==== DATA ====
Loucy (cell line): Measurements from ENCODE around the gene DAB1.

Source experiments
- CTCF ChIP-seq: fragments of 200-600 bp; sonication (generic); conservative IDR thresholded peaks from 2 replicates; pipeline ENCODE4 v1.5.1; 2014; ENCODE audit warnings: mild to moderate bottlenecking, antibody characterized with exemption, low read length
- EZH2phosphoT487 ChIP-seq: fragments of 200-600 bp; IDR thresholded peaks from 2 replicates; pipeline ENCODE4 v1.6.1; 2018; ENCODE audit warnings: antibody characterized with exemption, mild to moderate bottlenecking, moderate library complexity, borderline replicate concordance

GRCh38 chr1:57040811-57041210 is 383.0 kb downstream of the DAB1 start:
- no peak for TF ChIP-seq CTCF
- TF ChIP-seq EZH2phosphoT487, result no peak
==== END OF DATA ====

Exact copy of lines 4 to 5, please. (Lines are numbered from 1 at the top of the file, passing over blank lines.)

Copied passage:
- EZH2phosphoT487 ChIP-seq: fragments of 200-600 bp; IDR thresholded peaks from 2 replicates; pipeline ENCODE4 v1.6.1; 2018; ENCODE audit warnings: antibody characterized with exemption, mild to moderate bottlenecking, moderate library complexity, borderline replicate concordance

GRCh38 chr1:57040811-57041210 is 383.0 kb downstream of the DAB1 start: